Interestingly, these letters chronicle his corporal travels during the early days and his artistic adventures towards the end, including the origin of some of the Vincent van Gogh artworks. 

What do the letters narrate?

There were times when Vincent wrote to his brother every day. In his letters to Theo, he acknowledged the financial support he received from him during that period. He extensively talked about the pieces he was living in, his surroundings, and the people around him. His descriptions and narrations about England and the Netherlands are incredibly vivid.

It is even more interesting to note how these letters imbibe his spiritual and theological underpinnings in them. Moreover, being Vincent’s artist, his letters also contained many beautiful sketches. These Vincent van Gogh drawings were portraits of everyday people like miners and farmers and sceneries and scenarios. We have mentioned some outstanding ones here.

Sketches in Vincent’s Letters

The Yellow House

The Street, the Yellow House – Vincent Van Gogh

The sketch is a miniature of one of Vincent’s finest works of art – the 1888 oil painting by the same name. Here in the sketch, he is presumed to be sharing the idea of the painting with his brother.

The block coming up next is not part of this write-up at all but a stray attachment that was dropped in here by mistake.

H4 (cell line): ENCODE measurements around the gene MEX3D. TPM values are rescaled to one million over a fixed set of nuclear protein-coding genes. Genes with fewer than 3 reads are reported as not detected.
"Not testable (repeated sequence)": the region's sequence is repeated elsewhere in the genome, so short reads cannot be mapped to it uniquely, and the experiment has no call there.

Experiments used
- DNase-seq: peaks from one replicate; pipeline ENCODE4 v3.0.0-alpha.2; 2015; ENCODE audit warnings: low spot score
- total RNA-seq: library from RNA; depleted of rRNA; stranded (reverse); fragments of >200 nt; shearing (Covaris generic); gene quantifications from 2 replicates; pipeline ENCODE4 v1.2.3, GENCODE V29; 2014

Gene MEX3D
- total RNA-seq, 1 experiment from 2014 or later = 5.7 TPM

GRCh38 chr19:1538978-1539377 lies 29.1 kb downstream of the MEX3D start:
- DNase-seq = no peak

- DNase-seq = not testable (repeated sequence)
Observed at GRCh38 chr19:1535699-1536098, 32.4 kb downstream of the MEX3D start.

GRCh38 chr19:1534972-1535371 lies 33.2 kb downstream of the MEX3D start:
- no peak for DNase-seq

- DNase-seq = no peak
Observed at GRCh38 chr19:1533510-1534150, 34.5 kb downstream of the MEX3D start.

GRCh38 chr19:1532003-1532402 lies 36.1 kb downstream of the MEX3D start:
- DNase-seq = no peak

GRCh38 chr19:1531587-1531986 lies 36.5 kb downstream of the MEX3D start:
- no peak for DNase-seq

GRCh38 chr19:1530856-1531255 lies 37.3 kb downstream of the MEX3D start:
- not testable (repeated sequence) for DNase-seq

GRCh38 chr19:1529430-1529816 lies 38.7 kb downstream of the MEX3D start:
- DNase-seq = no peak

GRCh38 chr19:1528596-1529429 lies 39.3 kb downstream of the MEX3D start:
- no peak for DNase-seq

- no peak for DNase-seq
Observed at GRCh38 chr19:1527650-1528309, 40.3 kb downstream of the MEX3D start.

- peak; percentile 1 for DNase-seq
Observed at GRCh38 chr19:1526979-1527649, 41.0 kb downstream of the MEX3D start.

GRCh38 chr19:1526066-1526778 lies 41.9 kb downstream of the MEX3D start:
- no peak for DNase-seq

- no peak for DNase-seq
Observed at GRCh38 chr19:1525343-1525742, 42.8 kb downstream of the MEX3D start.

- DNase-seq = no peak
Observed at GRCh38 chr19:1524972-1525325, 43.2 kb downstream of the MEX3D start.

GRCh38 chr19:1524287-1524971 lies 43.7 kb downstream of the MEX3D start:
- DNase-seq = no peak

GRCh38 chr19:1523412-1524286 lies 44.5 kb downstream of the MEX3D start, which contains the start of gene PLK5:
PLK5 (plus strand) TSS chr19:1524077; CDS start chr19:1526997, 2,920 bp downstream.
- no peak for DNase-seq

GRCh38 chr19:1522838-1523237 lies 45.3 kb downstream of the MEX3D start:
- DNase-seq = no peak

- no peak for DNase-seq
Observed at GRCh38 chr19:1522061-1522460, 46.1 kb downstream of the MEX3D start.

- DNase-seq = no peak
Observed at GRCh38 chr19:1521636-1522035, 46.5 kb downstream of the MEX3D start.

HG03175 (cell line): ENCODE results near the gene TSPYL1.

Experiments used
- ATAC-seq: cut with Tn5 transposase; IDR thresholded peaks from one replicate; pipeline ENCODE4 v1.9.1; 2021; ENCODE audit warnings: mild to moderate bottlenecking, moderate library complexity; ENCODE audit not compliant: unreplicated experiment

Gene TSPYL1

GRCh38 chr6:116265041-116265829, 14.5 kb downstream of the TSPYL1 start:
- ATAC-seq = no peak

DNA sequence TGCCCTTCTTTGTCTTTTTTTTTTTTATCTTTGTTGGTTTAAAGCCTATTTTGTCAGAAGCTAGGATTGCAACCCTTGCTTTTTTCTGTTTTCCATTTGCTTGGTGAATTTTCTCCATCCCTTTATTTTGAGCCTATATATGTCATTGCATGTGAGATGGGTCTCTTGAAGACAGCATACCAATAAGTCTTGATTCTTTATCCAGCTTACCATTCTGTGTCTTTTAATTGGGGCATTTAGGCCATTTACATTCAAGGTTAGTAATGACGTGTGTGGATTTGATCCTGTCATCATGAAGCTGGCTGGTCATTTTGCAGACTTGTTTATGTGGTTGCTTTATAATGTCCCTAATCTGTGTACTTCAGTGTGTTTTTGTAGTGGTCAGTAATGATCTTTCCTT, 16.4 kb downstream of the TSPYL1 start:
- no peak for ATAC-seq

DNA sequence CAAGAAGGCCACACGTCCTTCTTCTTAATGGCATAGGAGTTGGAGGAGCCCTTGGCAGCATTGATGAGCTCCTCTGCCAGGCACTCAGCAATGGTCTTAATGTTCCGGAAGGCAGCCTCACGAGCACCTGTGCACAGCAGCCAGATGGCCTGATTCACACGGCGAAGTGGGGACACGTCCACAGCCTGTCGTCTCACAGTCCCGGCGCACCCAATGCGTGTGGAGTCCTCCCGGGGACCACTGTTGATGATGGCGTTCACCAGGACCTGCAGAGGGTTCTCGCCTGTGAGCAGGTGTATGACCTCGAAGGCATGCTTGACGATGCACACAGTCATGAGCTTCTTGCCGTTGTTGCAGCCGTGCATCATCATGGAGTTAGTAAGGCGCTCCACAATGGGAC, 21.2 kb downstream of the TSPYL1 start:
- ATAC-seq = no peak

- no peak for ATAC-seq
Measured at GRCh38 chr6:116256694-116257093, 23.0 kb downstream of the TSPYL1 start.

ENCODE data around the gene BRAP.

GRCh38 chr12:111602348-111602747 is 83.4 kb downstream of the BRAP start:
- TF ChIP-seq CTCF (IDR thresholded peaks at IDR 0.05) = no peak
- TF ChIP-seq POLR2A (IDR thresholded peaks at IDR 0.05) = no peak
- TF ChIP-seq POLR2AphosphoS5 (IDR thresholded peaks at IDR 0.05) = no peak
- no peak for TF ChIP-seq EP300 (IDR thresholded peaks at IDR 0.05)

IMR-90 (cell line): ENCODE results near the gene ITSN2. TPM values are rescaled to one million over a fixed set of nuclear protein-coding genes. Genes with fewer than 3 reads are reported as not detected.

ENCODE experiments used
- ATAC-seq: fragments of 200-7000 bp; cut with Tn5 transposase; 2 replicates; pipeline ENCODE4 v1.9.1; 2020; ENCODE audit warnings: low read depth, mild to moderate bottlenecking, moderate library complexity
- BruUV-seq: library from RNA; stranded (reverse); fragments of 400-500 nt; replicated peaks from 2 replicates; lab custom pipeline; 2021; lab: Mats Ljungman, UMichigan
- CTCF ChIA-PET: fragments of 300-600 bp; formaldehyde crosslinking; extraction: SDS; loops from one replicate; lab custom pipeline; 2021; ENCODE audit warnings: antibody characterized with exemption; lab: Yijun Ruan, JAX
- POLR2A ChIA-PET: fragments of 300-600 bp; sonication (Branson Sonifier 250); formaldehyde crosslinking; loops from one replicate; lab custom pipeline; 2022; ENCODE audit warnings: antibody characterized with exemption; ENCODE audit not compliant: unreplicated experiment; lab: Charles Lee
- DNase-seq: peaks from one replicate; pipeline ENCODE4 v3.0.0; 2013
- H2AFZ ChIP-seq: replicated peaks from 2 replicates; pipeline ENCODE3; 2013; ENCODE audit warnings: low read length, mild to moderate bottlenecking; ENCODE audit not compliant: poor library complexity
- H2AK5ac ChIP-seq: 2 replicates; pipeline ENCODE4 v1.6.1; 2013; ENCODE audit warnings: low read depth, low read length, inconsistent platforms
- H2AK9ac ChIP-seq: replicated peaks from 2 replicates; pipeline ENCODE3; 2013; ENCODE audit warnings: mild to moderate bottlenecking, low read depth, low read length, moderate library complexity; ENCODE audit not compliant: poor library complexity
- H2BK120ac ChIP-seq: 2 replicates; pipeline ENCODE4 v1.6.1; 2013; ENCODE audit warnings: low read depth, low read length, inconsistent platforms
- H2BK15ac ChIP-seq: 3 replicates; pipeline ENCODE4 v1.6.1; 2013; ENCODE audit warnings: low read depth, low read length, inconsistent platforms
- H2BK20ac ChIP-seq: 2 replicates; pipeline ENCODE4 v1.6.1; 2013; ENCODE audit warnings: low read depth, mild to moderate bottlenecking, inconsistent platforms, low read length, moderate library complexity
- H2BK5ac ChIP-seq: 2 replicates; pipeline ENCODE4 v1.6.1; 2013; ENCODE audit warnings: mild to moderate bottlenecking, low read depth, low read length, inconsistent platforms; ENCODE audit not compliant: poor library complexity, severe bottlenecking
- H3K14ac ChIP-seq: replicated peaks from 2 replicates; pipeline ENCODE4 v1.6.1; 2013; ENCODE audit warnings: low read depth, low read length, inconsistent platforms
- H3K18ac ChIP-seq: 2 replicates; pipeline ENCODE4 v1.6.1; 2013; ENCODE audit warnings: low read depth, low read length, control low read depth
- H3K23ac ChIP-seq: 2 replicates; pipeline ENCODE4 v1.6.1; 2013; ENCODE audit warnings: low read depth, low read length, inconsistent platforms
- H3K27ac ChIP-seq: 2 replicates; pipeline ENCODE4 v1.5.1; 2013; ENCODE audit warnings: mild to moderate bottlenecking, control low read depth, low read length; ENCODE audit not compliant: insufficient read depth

It’s a stunning visual delight and articulately detailed depiction of the residence called ‘The Yellow House,’ where Vincent spent considerable time. In the painting, van Gogh also depicts painted in pink the restaurant where he used to have his meals. One can locate this building towards the left edge of the painting.

The Sower

The Sower – Vincent Van Gogh

Van Gogh, as an individual, was significantly connected to the earth, the soil, and peasants, especially sowers, were one of his favorite characters to paint. However, it can be observed from the van Gogh paintingsthat he had his idea of the farmer, which was reinvention in contrast to the depictions by other artists at that time.

Here in this painting, one can see a sower in the autumn of 1888, depicted in a lively manner, using rich colors and striking elements.

Dr. Paul Gachet

Dr. Paul Gachet – Vincent Van Gogh

Vincent also shared a little sketch of the doctor helping him fix his nerve disorders in his letters. The doctor was referred to him by his friend and fellow painter Pissarro. This little sketch is significant because it shows us Vincent’s expertise and fondness for creating portraits and not just painting broad canvas scenarios. 

Wheat Fields

Wheat Fields Near Arles – Vincent Van Gogh

The sketch of White Fields is an excellent depiction of one of the van Gogh pieces featuring a beautiful field landscape. The painting shows a wide field of ripening wheat crop, with several crows in the backdrop. Again, the painting reiterates Vincent’s finesse for land, soil, and farming.

The Bottom Line

While Vincent Van Gogh had a tragic life, studying his letters opened a window to the man he was. These let us view van Gogh’s pieces and his exemplary work differently and help us track down the immense pain and hardships that acted as the light behind his art.